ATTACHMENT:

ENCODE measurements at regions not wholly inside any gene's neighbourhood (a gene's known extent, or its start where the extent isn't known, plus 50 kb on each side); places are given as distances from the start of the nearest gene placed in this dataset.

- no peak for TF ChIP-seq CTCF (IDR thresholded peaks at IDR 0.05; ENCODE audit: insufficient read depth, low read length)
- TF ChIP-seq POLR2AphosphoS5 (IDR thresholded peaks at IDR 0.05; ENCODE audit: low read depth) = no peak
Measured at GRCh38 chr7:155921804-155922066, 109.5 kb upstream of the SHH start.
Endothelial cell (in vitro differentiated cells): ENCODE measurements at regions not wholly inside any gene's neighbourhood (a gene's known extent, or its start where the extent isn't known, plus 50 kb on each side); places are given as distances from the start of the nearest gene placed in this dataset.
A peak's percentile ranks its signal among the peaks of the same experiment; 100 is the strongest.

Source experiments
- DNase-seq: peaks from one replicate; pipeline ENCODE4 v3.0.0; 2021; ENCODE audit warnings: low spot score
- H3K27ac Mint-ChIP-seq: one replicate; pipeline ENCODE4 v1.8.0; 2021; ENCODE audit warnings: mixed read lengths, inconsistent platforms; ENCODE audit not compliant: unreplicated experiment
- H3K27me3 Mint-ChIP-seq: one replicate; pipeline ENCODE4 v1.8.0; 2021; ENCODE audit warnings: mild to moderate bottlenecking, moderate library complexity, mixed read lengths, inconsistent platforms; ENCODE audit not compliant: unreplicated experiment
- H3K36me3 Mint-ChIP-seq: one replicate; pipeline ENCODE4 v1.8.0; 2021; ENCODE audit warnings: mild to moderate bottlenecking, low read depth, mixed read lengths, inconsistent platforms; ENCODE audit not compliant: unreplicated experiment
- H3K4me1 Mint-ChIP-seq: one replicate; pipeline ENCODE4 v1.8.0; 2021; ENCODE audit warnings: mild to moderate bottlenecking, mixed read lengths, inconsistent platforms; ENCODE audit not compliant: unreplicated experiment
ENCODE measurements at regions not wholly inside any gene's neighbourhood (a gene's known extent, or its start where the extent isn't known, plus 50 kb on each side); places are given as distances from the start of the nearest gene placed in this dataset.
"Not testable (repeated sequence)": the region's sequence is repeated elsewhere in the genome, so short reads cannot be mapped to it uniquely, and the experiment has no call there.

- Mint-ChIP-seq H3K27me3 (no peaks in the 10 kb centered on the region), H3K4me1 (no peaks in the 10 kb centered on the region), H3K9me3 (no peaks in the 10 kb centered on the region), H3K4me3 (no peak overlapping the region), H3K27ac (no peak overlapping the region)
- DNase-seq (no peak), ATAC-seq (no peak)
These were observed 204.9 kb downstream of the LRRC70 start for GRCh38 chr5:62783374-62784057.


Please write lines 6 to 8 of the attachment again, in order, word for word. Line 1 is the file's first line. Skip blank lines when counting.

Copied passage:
A peak's percentile ranks its signal among the peaks of the same experiment; 100 is the strongest.

Source experiments
- DNase-seq: peaks from one replicate; pipeline ENCODE4 v3.0.0; 2021; ENCODE audit warnings: low spot score